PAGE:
Ending the Use of Racist Mascots and Images
As the country debates racist symbolism in monuments, racist names and mascots for sports teams, and racially charged images as brands, the conversation has turned to the Washington, D.C., NFL franchise and the announcement that the team will consider changing its name. Unfortunately, some of the new names discussed in the media continue to allude to Native America—under the banner of honoring Native peoples.
The museum strongly believes that Native names, other words associated with Native people, and Native-inspired mascots do not honor Indigenous people, our histories, or our cultures. On the contrary: Any team name or image that evokes Native people emboldens disrespectful fans to continue to paint their faces, don headdresses, and act out faux-Native performances.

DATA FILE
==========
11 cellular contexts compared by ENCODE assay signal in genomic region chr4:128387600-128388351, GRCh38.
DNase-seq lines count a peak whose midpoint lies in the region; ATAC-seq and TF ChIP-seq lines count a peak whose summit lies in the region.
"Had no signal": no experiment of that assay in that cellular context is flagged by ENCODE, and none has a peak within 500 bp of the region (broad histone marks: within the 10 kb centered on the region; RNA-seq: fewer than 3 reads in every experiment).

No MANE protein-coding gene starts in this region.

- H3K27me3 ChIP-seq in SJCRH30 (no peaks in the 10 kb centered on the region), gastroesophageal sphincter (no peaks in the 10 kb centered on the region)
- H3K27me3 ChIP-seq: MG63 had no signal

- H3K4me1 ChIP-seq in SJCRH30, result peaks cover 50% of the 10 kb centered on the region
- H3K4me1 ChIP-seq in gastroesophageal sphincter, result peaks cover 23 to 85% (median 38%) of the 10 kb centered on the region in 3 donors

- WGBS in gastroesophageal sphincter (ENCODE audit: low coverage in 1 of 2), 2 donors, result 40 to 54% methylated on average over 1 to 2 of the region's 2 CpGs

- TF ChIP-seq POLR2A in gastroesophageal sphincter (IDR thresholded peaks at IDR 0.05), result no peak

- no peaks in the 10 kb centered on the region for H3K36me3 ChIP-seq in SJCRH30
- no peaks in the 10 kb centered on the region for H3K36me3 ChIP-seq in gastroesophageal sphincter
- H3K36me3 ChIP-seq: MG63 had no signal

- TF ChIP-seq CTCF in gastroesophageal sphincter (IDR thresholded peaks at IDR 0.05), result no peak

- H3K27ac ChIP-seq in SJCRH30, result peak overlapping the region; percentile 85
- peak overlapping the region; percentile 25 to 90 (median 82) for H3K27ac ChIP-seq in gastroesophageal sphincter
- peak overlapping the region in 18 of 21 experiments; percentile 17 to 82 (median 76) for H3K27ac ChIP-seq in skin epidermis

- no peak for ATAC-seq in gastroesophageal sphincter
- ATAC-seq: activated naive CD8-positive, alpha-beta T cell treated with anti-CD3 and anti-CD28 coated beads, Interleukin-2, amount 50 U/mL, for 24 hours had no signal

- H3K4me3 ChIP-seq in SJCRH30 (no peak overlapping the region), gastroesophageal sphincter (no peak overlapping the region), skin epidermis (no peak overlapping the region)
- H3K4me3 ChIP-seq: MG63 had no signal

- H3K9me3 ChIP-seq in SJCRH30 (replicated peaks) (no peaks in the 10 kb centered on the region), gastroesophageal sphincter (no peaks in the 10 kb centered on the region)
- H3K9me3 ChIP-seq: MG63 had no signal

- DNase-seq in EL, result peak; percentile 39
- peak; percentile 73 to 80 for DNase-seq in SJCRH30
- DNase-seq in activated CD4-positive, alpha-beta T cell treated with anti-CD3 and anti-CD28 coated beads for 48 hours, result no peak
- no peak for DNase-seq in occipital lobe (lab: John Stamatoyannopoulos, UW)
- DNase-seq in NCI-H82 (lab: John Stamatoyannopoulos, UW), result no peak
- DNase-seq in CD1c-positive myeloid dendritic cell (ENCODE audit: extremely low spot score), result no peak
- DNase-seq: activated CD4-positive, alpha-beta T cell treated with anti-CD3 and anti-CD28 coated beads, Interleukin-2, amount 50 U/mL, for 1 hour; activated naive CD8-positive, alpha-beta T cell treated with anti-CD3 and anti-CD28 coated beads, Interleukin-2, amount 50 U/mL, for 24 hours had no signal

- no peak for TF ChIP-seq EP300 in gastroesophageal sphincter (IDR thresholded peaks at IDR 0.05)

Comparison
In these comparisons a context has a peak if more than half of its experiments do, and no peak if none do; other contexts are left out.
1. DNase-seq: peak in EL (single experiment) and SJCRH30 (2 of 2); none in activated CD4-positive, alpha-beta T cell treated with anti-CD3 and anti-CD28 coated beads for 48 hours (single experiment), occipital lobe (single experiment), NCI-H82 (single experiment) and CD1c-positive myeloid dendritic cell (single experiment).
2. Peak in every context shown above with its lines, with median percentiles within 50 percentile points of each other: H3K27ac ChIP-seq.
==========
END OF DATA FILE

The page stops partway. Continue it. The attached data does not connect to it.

The commercial use of images and words that evoke Native cultures perpetuates racism and legitimizes racist acts. As the Washington football team navigates its way forward under pressure from sponsors, the mayor of the city it claims to represent, and many other Americans working to build a fairer society, we strongly support sports teams and other organizations that end the use of Native American imagery depicting racism. Let’s get this right.
Kevin Gover is the director of the Smithsonian’s National Museum of the American Indian and a citizen of the Pawnee Tribe of Oklahoma.
Bill Lomax is the chair of the Board of Trustees for the Smithsonian’s National Museum of the American Indian and a member of the Gitxsan nation.
To read more on the impact of Native American team names and mascots, see Kevin Gover’s commentary “Dear Dan Snyder: Don’t pick a new Native-inspired team name” in the Washington Post.